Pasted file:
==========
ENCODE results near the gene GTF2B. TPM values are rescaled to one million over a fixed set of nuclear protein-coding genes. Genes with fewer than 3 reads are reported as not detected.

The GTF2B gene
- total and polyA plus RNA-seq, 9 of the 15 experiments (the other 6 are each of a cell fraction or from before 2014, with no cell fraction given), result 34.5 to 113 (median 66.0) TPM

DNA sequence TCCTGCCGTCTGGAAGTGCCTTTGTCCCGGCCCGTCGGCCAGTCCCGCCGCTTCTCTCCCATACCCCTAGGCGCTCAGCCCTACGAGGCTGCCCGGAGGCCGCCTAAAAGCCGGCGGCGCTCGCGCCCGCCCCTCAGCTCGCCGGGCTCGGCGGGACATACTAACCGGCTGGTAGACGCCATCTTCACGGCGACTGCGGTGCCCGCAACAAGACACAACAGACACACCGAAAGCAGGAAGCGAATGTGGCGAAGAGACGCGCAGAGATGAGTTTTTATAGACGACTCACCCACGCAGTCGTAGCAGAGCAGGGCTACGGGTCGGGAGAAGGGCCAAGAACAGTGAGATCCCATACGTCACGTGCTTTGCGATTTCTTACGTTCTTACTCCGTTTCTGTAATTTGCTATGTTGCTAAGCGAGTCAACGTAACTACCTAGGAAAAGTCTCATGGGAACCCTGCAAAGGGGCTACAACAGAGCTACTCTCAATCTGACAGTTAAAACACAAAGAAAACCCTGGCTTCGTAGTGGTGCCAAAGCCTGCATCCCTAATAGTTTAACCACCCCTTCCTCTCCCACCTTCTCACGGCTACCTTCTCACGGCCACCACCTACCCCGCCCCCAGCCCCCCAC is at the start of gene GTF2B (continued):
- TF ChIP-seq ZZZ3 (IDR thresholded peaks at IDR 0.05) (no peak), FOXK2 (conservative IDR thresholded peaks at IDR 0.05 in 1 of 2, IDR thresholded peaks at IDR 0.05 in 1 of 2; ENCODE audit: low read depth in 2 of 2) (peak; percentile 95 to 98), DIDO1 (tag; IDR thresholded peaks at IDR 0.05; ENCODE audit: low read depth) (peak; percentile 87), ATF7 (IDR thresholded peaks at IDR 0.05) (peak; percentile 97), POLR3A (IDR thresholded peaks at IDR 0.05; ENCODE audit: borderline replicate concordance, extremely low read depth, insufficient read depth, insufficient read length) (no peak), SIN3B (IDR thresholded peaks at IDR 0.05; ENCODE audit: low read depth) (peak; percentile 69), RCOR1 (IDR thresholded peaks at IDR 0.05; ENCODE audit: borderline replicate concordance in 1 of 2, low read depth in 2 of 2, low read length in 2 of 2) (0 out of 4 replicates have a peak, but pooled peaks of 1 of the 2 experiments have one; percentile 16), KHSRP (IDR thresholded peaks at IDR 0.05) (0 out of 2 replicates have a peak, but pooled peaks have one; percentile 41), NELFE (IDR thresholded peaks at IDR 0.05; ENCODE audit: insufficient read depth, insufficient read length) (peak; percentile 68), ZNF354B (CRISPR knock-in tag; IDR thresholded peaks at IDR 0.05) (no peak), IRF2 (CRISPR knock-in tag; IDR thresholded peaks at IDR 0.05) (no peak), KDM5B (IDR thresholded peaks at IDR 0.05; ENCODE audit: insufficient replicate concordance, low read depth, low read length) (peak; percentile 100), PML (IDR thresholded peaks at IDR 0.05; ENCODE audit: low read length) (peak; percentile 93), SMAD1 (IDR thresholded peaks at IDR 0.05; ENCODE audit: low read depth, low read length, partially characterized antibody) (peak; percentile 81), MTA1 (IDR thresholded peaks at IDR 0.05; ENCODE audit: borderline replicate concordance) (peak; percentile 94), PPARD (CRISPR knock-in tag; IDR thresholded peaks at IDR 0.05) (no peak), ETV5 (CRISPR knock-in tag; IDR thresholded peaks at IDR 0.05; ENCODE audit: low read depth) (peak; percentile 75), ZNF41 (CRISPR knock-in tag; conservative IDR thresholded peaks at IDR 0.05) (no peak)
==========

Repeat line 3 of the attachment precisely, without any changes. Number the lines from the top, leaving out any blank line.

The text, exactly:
- total and polyA plus RNA-seq, 9 of the 15 experiments (the other 6 are each of a cell fraction or from before 2014, with no cell fraction given), result 34.5 to 113 (median 66.0) TPM